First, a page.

Bangkok — Thailand’s protest leaders are describing Monday’s planned marches as the “final battle” against the government of Prime Minister Yingluck Shinawatra, and the day’s outcome would make clear whether the protesters “win or lose”.
The plan Monday is for all protesters to rally in front of Government House at 9:39am in an attempt to bring down the government.
Anti-government protester spokesman Akanat Promphan on Saturday said the People’s Democratic Reform Committee (PDRC) is prepared to end its protests if only a small number of people turn out on Monday, according to reports.
But he said he believed if a large number of people turned out, there would be a change in government.
If not many people join Monday’s rally, the PDRC would end its rally and its co-leaders would surrender to police to fight all charges against them in court, he said.
Mr Akanat insisted that contrary to the claims of critics, the protest is not an attempt to stage a coup or to tear down the constitution, but to bring power back to the people.
Protest leader Suthep Thaugsuban also vowed on Friday night that protesters would “blow the final whistle” on Monday to seize power from the Yingluck government, said a Bangkok Post report.
He said he did not want to prolong the demonstrations any longer, and that Monday would determine whether the protesters “win or lose”.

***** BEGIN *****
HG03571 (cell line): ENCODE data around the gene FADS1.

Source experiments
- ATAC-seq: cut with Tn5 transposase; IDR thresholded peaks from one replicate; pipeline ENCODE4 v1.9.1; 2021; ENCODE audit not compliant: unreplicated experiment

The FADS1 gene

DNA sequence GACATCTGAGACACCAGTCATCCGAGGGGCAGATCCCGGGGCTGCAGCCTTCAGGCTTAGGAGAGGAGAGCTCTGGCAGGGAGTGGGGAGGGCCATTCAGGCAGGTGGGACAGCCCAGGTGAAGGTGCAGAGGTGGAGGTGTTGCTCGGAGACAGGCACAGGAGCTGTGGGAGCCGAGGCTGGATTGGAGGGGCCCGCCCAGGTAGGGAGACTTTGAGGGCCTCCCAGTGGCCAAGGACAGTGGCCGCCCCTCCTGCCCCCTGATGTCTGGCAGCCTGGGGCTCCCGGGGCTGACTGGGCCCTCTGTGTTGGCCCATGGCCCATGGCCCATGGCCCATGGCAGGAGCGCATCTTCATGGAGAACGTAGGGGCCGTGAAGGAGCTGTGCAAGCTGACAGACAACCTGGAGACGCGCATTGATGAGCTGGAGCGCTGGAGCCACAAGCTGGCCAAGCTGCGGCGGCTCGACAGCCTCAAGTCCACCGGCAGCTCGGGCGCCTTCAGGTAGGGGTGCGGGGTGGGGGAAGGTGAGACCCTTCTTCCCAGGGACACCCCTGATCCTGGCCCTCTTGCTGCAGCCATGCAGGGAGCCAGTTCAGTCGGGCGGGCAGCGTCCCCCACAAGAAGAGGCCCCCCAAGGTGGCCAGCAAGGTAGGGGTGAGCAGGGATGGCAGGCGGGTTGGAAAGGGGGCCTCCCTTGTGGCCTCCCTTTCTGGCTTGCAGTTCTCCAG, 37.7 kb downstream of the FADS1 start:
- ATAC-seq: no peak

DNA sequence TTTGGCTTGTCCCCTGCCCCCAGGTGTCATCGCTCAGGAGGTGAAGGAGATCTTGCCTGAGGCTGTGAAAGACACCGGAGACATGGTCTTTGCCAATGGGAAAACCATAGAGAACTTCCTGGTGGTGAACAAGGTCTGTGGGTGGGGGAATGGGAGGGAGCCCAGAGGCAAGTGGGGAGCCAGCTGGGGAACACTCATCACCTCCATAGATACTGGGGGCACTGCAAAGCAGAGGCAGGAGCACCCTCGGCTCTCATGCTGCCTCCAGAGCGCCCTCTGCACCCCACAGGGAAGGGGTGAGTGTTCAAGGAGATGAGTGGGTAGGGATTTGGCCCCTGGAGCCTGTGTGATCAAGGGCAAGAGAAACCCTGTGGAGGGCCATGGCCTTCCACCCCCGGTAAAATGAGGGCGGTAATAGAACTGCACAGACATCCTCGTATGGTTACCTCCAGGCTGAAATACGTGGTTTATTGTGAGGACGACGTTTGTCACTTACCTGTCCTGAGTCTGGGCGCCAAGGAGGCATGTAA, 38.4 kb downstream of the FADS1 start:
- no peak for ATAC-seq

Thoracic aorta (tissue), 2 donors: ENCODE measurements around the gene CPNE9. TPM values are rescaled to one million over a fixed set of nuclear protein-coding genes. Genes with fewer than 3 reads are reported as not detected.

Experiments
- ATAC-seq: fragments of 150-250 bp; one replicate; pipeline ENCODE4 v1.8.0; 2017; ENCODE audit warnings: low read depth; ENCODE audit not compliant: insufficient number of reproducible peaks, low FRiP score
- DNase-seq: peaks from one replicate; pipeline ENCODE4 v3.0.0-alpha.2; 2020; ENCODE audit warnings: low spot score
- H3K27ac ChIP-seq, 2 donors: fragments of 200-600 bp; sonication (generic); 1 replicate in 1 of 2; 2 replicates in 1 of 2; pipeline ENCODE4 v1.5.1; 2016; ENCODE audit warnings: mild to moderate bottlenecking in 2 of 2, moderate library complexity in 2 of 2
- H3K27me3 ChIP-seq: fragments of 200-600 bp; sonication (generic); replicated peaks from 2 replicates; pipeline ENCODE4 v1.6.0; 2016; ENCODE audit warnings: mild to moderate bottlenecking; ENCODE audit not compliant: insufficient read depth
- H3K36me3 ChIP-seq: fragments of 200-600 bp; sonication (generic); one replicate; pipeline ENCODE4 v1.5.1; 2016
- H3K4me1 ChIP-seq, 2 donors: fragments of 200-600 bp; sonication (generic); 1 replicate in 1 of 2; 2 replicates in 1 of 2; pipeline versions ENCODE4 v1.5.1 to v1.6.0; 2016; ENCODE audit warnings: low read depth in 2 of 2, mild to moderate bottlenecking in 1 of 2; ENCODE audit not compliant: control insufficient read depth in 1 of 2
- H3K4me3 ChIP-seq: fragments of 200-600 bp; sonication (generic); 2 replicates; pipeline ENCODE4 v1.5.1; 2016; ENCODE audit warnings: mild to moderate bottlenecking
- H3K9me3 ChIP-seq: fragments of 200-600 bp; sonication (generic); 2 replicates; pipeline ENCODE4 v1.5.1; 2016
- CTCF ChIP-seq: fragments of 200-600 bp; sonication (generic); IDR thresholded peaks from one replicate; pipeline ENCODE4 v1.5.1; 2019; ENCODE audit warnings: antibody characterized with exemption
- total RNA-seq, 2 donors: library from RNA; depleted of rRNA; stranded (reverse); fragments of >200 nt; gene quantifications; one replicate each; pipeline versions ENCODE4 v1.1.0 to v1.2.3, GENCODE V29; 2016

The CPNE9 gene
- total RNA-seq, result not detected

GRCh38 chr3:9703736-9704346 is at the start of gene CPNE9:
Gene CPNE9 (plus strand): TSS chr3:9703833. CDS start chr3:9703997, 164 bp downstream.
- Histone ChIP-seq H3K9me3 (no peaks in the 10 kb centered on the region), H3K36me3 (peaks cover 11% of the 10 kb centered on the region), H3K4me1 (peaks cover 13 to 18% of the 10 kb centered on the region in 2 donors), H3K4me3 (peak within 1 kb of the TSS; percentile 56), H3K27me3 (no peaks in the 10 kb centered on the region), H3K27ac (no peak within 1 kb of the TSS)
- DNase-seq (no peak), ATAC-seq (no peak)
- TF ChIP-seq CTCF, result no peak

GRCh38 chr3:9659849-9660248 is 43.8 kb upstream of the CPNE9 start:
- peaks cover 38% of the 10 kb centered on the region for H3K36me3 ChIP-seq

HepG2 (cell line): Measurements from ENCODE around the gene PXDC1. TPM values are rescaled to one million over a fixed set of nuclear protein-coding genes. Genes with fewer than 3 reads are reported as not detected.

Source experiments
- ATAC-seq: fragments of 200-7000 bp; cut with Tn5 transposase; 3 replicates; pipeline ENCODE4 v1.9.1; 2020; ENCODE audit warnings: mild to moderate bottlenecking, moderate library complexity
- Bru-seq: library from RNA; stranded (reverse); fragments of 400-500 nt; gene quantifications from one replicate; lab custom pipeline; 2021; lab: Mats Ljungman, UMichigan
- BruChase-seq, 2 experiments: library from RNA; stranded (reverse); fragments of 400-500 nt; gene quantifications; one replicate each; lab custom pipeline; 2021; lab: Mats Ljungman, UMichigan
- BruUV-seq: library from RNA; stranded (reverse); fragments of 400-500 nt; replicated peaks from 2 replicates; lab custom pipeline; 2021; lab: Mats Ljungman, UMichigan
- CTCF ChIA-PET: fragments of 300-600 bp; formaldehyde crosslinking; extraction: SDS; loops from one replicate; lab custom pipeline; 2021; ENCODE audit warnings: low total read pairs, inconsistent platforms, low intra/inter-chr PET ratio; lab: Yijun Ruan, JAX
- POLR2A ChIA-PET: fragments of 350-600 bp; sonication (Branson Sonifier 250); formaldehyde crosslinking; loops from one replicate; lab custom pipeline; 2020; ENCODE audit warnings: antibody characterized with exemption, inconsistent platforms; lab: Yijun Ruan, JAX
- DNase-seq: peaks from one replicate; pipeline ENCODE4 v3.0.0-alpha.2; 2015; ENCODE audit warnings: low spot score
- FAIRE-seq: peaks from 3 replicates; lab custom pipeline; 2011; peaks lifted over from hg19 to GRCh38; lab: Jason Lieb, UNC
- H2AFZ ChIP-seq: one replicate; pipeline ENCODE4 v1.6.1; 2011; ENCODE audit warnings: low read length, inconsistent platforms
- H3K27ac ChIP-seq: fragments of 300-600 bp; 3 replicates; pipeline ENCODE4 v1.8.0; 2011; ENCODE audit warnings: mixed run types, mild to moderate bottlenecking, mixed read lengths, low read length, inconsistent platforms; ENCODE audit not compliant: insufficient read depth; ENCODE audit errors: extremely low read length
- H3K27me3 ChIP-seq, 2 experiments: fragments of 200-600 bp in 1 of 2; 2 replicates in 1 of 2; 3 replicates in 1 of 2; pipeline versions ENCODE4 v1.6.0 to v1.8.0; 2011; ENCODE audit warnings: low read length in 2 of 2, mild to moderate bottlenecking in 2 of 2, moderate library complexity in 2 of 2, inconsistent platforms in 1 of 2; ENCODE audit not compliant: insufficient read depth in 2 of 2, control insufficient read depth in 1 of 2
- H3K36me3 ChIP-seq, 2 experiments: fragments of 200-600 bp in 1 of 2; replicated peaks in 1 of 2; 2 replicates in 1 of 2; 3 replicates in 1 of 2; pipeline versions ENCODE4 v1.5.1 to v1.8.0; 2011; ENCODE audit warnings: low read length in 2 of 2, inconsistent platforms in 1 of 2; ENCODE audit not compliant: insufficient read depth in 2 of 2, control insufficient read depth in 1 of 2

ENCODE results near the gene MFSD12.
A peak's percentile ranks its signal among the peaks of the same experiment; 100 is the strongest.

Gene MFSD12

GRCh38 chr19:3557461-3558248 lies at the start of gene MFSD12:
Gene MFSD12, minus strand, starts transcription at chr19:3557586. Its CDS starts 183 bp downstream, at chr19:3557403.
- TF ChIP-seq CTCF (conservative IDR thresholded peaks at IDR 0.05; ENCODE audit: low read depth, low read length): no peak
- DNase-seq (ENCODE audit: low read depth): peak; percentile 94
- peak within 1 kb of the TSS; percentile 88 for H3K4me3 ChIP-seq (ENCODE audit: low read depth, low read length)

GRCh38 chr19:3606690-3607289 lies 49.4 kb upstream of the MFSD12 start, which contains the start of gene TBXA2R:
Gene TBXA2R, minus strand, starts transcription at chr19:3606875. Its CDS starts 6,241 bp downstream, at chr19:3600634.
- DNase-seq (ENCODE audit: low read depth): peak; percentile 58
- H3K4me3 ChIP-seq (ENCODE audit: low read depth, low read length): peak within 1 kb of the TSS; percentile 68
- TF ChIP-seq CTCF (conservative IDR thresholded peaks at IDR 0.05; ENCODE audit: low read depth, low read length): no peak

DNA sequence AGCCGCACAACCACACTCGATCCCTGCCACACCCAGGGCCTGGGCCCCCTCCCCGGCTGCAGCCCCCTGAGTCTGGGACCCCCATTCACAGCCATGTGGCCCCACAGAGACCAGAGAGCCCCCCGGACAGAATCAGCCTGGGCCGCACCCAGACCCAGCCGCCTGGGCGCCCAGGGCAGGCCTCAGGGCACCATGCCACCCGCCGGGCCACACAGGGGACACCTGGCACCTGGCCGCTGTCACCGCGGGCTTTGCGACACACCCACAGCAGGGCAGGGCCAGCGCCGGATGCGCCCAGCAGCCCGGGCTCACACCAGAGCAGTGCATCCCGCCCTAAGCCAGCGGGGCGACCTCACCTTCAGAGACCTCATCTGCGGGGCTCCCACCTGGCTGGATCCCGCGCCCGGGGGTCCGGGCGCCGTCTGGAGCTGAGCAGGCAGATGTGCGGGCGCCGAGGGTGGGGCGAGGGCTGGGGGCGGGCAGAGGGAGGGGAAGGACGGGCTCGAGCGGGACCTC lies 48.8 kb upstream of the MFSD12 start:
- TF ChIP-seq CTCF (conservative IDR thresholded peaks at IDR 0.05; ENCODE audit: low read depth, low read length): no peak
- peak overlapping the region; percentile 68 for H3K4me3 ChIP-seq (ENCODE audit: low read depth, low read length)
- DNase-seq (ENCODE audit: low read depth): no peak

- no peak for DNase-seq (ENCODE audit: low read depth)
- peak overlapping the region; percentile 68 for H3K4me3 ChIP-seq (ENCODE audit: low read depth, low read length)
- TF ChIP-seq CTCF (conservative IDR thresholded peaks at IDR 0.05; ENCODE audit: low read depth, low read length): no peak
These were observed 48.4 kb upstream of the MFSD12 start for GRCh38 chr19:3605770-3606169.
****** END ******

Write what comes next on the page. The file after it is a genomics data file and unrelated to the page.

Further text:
Meanwhile, Foreign Minister Surapong Tovichakchaikul on Saturday sent an “urgent” letter to the heads of state agencies telling them to prevent protesters from occupying their buildings.
Mr Surapong also heads the Centre for the Administration of Peace and Order (Capo), and said in the letter that the PDRC had violated the law by inciting unrest and instigating rebellion, which endangered national stability.
He added that the international community does not accept the PDRC’s actions.
The anti-government protests started out in early November as demonstrations against the blanket amnesty bill pushed through the House of Representatives by the ruling Pheu Thai Party, largely out of fear it would pardon former premier Thaksin Shinawatra for corruption charges and allow his return to Thailand.
Though the amnesty bill was later rejected by the Senate, the protest leaders turned the demonstrations into an attempt to overthrow the government and rid Thailand of the influence of the “Thaksin regime”.
Mr. Suthep claims the Yingluck government lost all legitimacy when it openly rejected a November 20 Constitutional Court ruling that overturned a charter amendment that would have made the Senate a fully-elected chamber.
Mr. Suthep wants a royally appointed prime minister and a “people’s council” to reform the political system.